Seattle group eyes NBA’s Kings for $500M

Fitzgerald Cecilio – 4E Sports Reporter

Sacramento, CA, United States (4E Sports) – Negotiations have started between a Seattle business group spearheaded by fund manager Chris Hansen and Microsoft chairman Steve Ballmer and the Maloof family for the purchase of the Sacramento Kings for a reported $500 million.

According to sources, the two sides have made significant progress in talks and both are confident that a deal will be ironed out soon.

If a deal is reached, sources said the team will now be called the Sonics and will play its first two seasons at Seattle’s KeyArena before a new arena is built.

The Seattle group is offering $500 million for the team with the Maloofs retaining a small percentage of ownership

Recently, the Maloofs have not been attending games in Sacramento, fueling speculation that a sale or a move was imminent.

However, the Maloofs refused to address the report, saying in a statement that they “will not comment on rumors or speculation about the franchise.”

Seattle has been deprived of an NBA franchise since the SuperSonics moved to Oklahoma City and became the Thunder following the 2007-08 season.

In October, Seattle and King County government officials approved a deal to build a $490 million arena in Seattle with $200 million coming from taxpayers.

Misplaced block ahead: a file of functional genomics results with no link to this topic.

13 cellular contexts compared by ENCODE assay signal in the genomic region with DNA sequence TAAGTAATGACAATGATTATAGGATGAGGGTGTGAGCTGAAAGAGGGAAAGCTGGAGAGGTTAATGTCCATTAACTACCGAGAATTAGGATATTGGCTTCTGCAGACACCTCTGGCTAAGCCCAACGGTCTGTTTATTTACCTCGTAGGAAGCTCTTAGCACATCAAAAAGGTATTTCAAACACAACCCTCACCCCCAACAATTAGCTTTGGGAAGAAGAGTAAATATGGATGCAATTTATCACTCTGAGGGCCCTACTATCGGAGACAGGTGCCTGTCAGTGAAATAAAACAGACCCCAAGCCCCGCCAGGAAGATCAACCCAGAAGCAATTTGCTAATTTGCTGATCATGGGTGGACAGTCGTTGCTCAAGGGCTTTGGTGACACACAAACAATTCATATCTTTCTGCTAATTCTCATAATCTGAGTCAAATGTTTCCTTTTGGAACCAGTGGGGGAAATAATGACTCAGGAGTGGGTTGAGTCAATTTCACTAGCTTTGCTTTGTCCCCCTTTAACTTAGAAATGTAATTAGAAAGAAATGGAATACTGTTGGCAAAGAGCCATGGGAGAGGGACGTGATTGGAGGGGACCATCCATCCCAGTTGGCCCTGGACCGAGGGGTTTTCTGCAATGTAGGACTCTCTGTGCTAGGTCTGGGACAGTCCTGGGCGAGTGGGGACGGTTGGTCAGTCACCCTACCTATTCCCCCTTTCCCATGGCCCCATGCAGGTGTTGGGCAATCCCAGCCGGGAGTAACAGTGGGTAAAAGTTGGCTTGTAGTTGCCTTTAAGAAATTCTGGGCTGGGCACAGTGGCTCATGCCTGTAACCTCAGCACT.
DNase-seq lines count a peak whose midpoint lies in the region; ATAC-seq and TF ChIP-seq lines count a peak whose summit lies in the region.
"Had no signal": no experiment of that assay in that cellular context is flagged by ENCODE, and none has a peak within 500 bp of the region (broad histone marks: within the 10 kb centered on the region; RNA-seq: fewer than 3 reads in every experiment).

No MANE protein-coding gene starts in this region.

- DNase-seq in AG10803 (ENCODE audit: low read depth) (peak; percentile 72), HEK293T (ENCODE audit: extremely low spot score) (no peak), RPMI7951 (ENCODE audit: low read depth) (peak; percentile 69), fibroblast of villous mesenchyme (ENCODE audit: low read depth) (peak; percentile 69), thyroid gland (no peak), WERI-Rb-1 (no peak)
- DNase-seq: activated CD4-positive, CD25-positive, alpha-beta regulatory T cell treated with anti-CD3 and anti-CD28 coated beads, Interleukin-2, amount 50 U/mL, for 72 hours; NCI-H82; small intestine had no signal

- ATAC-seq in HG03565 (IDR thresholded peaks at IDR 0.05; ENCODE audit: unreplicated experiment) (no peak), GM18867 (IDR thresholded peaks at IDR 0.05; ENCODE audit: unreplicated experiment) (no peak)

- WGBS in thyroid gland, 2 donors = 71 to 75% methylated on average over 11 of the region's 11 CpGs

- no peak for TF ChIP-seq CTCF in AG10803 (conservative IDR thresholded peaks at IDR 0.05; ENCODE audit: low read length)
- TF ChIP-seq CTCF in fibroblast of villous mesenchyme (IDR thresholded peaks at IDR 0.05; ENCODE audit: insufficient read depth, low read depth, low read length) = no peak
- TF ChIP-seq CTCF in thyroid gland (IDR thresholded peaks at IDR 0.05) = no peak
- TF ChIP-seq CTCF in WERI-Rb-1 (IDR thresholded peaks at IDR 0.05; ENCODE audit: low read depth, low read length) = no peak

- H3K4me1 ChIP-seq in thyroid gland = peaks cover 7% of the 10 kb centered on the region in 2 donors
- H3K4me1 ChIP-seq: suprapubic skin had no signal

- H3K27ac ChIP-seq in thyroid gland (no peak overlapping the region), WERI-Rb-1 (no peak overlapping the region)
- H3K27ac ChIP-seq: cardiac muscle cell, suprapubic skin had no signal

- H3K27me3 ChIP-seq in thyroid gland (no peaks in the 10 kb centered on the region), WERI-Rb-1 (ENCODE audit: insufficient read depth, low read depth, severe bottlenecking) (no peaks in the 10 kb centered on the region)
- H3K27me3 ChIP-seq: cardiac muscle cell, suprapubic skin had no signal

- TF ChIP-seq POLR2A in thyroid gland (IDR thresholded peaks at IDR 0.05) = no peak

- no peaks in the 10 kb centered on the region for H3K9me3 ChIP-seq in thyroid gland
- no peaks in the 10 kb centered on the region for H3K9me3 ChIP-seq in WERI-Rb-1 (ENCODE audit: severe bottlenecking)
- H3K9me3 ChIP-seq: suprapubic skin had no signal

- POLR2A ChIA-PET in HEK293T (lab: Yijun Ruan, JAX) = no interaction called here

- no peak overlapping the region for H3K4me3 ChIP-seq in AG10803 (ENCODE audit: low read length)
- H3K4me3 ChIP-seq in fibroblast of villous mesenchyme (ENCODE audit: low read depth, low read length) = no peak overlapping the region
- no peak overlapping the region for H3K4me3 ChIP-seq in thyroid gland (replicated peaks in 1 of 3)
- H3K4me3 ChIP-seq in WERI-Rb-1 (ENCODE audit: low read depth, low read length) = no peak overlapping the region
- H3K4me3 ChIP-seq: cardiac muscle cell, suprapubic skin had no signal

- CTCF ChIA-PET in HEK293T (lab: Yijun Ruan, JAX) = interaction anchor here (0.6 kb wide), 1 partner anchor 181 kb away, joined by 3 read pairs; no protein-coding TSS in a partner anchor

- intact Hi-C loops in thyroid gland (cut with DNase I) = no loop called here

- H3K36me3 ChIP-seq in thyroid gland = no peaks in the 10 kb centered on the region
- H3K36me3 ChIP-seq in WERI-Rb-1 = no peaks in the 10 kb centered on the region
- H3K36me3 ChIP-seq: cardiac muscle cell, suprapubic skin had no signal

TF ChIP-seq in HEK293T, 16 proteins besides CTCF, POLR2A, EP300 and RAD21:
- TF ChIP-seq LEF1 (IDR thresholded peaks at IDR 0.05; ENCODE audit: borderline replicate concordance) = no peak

According to the deal, the public funds will be paid back through rent and admission taxes from the arena. If tax revenues fall below projections, “teams using the arena will make up the shortfall by paying additional rent”.

Hansen’s group wants to build the arena in the stadium district near where the Seahawks and Mariners play.

However, there is strong opposition to the arena deal, especially from a local longshore workers union, which filed a lawsuit in October arguing another arena will impact “great working class jobs.”

Two years ago, the Kings nearly moved to Anaheim but the deal crumbled in the last minute.

Last year, the Maloofs had an agreement with Sacramento City for an arena deal but they later backed out, saying it wasn’t financially feasible for their family.

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